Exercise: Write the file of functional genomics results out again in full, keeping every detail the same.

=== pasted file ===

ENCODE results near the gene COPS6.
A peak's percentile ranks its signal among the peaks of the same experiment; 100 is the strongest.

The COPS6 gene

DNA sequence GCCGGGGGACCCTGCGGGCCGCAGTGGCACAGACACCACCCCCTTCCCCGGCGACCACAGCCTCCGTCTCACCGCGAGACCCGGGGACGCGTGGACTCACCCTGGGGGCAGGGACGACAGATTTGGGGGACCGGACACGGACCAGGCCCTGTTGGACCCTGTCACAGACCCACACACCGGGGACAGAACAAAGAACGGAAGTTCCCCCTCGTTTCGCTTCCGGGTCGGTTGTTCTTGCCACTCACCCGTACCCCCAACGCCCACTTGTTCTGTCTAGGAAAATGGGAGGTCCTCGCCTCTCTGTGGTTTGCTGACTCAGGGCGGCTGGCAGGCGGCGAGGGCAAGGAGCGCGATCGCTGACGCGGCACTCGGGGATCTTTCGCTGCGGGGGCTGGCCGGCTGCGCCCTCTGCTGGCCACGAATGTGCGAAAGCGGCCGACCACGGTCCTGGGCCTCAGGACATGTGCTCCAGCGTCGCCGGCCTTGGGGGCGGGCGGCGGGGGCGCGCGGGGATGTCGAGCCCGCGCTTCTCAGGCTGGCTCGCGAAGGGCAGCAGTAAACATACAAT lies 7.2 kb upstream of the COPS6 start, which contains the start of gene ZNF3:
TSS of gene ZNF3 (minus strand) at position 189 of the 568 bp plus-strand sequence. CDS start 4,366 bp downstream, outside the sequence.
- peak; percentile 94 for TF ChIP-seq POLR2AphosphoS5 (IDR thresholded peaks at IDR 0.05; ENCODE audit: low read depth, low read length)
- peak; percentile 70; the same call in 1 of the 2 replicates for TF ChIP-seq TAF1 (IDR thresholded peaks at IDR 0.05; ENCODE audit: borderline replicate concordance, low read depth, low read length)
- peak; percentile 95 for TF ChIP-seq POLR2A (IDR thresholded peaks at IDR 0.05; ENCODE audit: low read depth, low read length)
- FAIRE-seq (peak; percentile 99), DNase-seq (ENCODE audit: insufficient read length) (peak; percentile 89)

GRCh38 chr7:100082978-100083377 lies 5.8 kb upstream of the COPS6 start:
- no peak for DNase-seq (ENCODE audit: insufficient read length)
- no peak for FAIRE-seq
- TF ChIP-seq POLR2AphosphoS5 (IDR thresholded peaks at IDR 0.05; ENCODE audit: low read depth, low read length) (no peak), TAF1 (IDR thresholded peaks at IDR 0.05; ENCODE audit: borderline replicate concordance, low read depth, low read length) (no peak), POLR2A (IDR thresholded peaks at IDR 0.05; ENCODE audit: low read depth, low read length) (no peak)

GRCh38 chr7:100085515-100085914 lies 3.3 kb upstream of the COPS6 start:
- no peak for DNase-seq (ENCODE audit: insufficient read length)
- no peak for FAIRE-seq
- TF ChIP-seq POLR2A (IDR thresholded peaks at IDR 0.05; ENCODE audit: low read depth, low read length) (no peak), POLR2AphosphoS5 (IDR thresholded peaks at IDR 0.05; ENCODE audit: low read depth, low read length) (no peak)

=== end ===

ENCODE results near the gene COPS6.
A peak's percentile ranks its signal among the peaks of the same experiment; 100 is the strongest.

The COPS6 gene

DNA sequence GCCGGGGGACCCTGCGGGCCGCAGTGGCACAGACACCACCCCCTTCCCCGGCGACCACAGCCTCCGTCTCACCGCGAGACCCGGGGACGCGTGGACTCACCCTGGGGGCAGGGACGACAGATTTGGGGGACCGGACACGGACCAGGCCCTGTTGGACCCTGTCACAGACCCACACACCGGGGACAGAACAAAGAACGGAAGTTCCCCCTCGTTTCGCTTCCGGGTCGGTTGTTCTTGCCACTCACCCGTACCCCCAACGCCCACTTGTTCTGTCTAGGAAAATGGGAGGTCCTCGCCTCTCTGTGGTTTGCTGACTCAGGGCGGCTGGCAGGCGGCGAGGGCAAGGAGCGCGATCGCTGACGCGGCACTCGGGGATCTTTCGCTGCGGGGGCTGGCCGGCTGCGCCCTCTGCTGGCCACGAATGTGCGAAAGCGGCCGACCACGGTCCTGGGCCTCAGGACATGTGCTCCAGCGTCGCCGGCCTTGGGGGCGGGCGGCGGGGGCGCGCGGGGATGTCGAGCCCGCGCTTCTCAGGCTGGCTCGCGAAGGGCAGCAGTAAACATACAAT lies 7.2 kb upstream of the COPS6 start, which contains the start of gene ZNF3:
TSS of gene ZNF3 (minus strand) at position 189 of the 568 bp plus-strand sequence. CDS start 4,366 bp downstream, outside the sequence.
- peak; percentile 94 for TF ChIP-seq POLR2AphosphoS5 (IDR thresholded peaks at IDR 0.05; ENCODE audit: low read depth, low read length)
- peak; percentile 70; the same call in 1 of the 2 replicates for TF ChIP-seq TAF1 (IDR thresholded peaks at IDR 0.05; ENCODE audit: borderline replicate concordance, low read depth, low read length)
- peak; percentile 95 for TF ChIP-seq POLR2A (IDR thresholded peaks at IDR 0.05; ENCODE audit: low read depth, low read length)
- FAIRE-seq (peak; percentile 99), DNase-seq (ENCODE audit: insufficient read length) (peak; percentile 89)

GRCh38 chr7:100082978-100083377 lies 5.8 kb upstream of the COPS6 start:
- no peak for DNase-seq (ENCODE audit: insufficient read length)
- no peak for FAIRE-seq
- TF ChIP-seq POLR2AphosphoS5 (IDR thresholded peaks at IDR 0.05; ENCODE audit: low read depth, low read length) (no peak), TAF1 (IDR thresholded peaks at IDR 0.05; ENCODE audit: borderline replicate concordance, low read depth, low read length) (no peak), POLR2A (IDR thresholded peaks at IDR 0.05; ENCODE audit: low read depth, low read length) (no peak)

GRCh38 chr7:100085515-100085914 lies 3.3 kb upstream of the COPS6 start:
- no peak for DNase-seq (ENCODE audit: insufficient read length)
- no peak for FAIRE-seq
- TF ChIP-seq POLR2A (IDR thresholded peaks at IDR 0.05; ENCODE audit: low read depth, low read length) (no peak), POLR2AphosphoS5 (IDR thresholded peaks at IDR 0.05; ENCODE audit: low read depth, low read length) (no peak)